25th aug, 2009

Study shows licensing of patents have little effect on revenue

I have found a vastly interesting paper made for OECD called “Who Licenses out Patents and Why?” 

Zuniga and Guellec have studied patent licensing in Europe and Japan and have come up with some very interesting facts. 

 

First there is quite a big difference between how many companies license their patents out. 59% in Japan but only 35% in Europe. However if corrected for out-licensing to non affiliated companies the percentage drops to 27% and 20%. The large companies license more of their patents out, which the report explains by the fact that large companies are involved in many areas and think more strategically. 

 

A surprising fact is that the country in Europe where there is the largest degree of licensing to non-affiliated companies is …Denmark. The reason must be found in the fact that there are many smaller companies in Denmark who supports the products of others instead of offering their own?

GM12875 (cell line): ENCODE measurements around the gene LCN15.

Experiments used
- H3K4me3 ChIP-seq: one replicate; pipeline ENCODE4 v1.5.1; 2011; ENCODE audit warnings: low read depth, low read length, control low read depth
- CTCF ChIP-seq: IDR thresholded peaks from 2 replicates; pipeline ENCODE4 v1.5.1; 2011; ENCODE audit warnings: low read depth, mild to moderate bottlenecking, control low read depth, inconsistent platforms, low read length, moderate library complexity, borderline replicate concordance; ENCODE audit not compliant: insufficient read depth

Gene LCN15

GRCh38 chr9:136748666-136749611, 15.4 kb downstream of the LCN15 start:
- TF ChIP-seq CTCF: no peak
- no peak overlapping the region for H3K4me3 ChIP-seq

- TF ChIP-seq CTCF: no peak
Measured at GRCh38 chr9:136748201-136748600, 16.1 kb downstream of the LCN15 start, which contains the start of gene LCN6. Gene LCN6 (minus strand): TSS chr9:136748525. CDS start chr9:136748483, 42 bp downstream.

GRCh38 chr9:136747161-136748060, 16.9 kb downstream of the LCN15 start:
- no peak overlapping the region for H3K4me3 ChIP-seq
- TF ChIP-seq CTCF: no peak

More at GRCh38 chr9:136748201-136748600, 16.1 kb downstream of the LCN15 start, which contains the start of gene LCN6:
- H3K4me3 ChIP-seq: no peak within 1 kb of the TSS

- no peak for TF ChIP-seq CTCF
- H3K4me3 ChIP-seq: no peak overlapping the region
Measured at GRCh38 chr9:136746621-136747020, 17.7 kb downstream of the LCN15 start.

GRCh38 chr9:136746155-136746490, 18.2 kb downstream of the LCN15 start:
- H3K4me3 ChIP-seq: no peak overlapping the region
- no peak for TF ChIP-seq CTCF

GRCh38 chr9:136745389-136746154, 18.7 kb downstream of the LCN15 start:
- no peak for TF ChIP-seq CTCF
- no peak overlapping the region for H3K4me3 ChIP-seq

The report also asked to the effect of licensing deals. More than half of the companies have not experienced any increase in revenue due to licensing. This must be distressing for the companies because the number one reason for licensing is to increase earnings. The second most popular reason is to cross license, ie. Get access to other technologies. 

 

The report shows that if a company out-licenses its patents it’s licensing a large share of its patents and is more likely to out-license other IP (Trademarks and copyright). 

 

The main barriers to licensing are finding partners, lack of experience and disagreement of licensing terms. The last is understandable since most companies does not work structured with valuation of IP. Compared with what patents are used for this is even more odd since most companies use their patents for gaining capital through investments.

I found the report via IPEG 

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